The Christian Science Monitor may have reached the right conclusion using the wrong data… but does it matter?

By Henri Makembe on 03.10.10

I‚Äôm a few days late on this but a few day ago,¬†The Christian Science Monitor¬†(CSM) recently ran a story titled‚ÄúSocial media domination: Republicans rule Twitter.‚Ä̬†Relying on a¬†recent study¬†by¬†congressional research service¬†(CRS),¬†Peter Grier, the author, reaches the conclusion republicans members of congress and activists are using Twitter more effectively than their Democratic counter-part. While I there is some truth to his conclusion, the way Mr. Grier reaches his conclusion is at best lazy and at worst misleading to this audience. Let‚Äôs take a closer look at the report, Mr. Grier‚Äôs article, and where the truth may lie.

The high school CRS report.

Published by Matthew Glassman, Colleen Shogan, and Jacob Straus, the report sought to answer the following questions related to members’ use of twitter:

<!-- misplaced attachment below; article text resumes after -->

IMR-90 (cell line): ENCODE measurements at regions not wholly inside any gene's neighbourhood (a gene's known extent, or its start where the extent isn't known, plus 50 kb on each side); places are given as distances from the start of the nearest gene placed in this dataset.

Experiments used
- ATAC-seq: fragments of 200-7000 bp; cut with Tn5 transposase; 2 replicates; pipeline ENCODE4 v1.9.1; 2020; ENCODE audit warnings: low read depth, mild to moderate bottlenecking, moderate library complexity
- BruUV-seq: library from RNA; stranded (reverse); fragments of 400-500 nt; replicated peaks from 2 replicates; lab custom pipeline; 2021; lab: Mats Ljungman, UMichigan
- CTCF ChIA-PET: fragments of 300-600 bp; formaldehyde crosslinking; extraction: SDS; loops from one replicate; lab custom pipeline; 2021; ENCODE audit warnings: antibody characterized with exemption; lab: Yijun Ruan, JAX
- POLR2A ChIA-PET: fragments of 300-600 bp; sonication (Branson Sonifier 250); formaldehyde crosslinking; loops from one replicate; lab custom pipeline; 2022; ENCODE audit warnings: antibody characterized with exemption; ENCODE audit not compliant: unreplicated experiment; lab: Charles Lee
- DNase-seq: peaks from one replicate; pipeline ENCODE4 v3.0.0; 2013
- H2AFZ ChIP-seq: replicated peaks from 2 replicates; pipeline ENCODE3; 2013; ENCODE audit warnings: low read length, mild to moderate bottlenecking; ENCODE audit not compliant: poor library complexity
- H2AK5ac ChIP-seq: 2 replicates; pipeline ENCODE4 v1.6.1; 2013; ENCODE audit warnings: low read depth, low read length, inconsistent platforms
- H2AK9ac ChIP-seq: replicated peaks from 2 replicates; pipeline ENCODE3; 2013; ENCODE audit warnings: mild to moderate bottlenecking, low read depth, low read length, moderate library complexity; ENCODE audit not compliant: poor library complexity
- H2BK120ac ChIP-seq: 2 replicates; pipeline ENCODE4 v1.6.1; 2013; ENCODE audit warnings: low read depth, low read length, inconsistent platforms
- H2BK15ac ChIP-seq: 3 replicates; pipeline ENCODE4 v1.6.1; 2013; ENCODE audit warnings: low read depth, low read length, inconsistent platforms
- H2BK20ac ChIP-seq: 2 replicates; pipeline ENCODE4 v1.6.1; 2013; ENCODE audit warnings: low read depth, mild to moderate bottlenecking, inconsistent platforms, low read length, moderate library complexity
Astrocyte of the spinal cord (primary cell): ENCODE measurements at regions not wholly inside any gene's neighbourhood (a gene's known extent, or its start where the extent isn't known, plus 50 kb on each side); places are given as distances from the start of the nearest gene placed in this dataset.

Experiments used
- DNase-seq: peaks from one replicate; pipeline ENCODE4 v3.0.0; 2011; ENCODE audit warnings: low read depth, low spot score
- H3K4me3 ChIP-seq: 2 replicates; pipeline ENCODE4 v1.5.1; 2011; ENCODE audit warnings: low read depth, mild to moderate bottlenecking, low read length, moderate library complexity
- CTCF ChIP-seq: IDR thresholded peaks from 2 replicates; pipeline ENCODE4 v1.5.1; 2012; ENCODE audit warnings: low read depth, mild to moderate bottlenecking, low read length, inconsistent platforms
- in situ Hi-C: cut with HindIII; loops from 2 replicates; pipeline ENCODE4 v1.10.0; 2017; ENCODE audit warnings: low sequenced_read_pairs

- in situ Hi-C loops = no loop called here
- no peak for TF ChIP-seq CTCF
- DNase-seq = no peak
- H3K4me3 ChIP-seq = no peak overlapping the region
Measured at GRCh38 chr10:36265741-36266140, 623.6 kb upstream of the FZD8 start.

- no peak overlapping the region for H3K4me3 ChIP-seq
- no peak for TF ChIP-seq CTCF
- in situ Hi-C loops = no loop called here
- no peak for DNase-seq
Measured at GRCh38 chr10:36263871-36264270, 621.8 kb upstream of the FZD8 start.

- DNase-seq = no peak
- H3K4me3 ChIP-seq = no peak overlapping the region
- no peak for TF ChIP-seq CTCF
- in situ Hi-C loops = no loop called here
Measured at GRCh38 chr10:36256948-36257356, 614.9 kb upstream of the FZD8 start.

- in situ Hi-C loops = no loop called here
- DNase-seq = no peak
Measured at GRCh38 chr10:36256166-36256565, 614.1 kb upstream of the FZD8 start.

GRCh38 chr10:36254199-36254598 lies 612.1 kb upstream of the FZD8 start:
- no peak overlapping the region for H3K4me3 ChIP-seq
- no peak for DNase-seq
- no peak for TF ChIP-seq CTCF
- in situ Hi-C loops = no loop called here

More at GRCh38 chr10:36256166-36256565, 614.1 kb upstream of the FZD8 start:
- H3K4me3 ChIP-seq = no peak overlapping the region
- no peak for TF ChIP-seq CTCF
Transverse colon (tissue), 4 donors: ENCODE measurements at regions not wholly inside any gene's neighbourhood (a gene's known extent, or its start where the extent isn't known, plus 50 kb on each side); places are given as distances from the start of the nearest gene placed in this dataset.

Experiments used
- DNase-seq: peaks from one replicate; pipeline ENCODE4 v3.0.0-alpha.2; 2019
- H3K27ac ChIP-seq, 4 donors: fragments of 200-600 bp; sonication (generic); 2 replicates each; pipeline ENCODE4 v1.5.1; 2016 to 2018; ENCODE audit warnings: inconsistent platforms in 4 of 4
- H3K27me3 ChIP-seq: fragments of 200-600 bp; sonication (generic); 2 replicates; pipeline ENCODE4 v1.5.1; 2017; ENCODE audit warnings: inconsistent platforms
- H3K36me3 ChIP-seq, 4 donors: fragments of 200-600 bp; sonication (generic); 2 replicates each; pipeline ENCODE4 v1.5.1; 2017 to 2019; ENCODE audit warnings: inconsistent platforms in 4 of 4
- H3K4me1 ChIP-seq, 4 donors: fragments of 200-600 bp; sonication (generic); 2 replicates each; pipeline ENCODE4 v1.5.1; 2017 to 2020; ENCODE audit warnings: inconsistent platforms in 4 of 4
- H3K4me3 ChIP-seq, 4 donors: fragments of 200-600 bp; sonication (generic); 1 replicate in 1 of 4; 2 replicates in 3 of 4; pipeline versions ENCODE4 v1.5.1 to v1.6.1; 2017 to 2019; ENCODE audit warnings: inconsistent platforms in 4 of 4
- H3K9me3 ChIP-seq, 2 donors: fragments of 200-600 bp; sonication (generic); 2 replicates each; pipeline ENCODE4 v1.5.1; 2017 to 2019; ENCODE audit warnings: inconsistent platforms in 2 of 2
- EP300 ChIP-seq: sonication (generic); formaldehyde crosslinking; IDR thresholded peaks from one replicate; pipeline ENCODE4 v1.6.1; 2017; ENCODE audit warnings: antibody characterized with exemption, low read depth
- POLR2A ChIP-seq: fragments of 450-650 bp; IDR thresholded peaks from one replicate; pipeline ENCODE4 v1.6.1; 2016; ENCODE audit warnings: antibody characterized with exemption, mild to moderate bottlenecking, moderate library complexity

1. What proportion of Members are using Twitter?
  2. How often and when are Members using Twitter?
  3. How widely are Member tweets being followed?
  4. What are Members tweeting about?

To conduct the study, the authors relied to TweetCongress to identify members of congress that were already registered on Twitter. After identifying those already using twitter, the authors ‚Äútracked‚ÄĚ each of the registered users for 61 days, from August 1st, 2009 to September 1st, 2009. What ensued is a very elementary analysis of the activity of members of congress on Twitter. After 61 days, the analysis revealed that the median representative had 1,297 followers. Further breakdown showed that the median Republican representative had 1,563 followers, compared with 879 for the median Democratic representative. In the Senate, The median Republican Senator had 3,216 followers, compared with 3,747 for the median Senate Democrat. The authors concluded:

The use of Twitter by Members of Congress is an evolving phenomenon. As Members continue to embrace new technologies, their use of Twitter and other forms of social media may increase. These mediums allow Members to communicate directly with constituents (and others) in a potentially interactive way that is not possible through mail or e-mail. For Members and their staff, the ability to collect and transmit real time information from constituents could be influential for policy or voting decisions.